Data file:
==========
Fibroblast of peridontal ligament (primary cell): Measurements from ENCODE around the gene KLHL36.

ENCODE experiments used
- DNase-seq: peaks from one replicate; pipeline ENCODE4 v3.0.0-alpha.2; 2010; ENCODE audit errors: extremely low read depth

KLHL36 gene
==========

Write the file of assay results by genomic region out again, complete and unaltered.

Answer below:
Fibroblast of peridontal ligament (primary cell): Measurements from ENCODE around the gene KLHL36.

ENCODE experiments used
- DNase-seq: peaks from one replicate; pipeline ENCODE4 v3.0.0-alpha.2; 2010; ENCODE audit errors: extremely low read depth

KLHL36 gene